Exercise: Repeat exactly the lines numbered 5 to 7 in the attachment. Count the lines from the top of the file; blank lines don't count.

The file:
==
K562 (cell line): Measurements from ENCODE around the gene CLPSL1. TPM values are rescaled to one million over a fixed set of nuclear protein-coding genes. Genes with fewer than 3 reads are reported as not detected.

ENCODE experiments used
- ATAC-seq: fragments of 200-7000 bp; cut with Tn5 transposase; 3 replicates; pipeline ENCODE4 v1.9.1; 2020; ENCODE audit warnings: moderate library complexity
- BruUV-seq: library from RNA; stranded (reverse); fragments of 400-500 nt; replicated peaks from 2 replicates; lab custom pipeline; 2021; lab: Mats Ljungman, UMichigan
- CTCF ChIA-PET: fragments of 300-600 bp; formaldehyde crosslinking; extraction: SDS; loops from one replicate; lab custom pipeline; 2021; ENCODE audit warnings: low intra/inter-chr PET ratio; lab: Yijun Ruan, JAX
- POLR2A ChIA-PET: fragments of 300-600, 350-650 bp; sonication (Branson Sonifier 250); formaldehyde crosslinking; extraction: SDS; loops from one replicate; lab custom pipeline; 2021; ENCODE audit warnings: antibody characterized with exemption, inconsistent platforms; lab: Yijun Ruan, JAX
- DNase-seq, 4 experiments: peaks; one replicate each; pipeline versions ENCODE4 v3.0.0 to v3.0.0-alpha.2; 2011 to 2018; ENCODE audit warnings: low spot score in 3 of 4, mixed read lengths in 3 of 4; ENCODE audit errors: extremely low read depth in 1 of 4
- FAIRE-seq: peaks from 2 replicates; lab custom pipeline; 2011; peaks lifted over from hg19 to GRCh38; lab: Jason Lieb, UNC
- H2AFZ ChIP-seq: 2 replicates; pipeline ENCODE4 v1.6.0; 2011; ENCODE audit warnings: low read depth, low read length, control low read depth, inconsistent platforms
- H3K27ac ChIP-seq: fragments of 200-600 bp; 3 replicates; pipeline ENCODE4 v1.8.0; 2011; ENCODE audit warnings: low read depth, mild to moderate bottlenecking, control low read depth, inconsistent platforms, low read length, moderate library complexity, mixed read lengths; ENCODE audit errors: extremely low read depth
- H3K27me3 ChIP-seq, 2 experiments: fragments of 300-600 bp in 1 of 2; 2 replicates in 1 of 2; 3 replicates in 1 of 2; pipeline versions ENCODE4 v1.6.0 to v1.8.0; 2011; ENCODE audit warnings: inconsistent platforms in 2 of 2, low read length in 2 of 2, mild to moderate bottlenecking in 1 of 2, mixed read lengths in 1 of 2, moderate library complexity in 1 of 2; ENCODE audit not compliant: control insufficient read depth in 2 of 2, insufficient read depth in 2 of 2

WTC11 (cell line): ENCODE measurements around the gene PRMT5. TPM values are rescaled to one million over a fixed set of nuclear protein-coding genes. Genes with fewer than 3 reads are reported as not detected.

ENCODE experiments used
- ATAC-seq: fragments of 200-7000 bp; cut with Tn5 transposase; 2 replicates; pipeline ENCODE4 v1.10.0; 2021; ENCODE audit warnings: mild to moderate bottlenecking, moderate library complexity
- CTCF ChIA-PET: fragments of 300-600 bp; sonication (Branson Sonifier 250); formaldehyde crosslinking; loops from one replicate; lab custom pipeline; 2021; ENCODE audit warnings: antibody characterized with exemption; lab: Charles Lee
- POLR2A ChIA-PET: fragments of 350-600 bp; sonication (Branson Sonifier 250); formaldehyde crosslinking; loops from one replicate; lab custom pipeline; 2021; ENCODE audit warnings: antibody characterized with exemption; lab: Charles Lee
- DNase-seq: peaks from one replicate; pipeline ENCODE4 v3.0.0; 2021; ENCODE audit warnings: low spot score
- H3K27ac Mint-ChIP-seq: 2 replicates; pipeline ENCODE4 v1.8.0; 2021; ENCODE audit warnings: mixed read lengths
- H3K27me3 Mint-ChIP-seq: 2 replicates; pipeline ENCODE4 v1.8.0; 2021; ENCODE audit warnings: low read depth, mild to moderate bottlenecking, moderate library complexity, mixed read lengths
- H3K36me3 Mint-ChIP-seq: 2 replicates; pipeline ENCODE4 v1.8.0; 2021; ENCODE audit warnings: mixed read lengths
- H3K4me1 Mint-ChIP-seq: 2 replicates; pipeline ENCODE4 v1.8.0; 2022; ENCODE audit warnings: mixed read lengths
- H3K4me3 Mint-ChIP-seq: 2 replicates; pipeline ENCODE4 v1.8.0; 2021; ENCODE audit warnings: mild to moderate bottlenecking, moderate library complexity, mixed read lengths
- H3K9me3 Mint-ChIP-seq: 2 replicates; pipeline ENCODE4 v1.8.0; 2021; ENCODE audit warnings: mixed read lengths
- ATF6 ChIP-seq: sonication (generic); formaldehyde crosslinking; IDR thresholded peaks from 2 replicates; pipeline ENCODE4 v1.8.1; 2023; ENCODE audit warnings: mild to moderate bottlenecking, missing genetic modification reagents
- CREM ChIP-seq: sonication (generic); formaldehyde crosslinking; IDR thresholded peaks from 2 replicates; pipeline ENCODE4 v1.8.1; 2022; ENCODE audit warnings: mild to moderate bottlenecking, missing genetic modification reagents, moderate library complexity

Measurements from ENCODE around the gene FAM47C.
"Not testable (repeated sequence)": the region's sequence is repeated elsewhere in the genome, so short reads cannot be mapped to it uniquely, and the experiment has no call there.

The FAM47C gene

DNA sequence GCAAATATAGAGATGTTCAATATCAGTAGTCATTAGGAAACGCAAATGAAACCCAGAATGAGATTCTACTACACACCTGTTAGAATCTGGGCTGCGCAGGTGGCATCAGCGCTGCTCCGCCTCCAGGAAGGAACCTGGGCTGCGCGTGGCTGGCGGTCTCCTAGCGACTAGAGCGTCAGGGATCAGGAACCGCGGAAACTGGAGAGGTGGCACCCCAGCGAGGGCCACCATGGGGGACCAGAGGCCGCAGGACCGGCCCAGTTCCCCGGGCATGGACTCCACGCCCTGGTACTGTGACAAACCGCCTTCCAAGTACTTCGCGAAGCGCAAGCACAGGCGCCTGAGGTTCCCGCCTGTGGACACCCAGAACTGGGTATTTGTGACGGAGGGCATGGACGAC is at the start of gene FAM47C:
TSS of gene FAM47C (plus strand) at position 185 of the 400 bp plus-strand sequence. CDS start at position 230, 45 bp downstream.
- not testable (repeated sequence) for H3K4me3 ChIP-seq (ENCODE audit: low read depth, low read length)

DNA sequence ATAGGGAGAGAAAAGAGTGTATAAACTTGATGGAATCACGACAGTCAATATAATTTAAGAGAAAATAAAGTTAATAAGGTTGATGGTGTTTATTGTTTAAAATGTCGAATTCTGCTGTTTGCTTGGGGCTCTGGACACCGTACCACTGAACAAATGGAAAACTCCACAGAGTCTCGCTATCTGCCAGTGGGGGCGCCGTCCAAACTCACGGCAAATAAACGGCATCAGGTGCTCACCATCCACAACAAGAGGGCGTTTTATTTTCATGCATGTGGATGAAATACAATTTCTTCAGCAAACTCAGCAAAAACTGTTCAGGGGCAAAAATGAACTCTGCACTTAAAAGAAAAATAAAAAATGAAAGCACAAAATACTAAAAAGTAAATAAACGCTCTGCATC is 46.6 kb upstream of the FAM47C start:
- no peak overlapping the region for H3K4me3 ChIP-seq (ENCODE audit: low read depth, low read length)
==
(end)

- CTCF ChIA-PET: fragments of 300-600 bp; formaldehyde crosslinking; extraction: SDS; loops from one replicate; lab custom pipeline; 2021; ENCODE audit warnings: low intra/inter-chr PET ratio; lab: Yijun Ruan, JAX
- POLR2A ChIA-PET: fragments of 300-600, 350-650 bp; sonication (Branson Sonifier 250); formaldehyde crosslinking; extraction: SDS; loops from one replicate; lab custom pipeline; 2021; ENCODE audit warnings: antibody characterized with exemption, inconsistent platforms; lab: Yijun Ruan, JAX
- DNase-seq, 4 experiments: peaks; one replicate each; pipeline versions ENCODE4 v3.0.0 to v3.0.0-alpha.2; 2011 to 2018; ENCODE audit warnings: low spot score in 3 of 4, mixed read lengths in 3 of 4; ENCODE audit errors: extremely low read depth in 1 of 4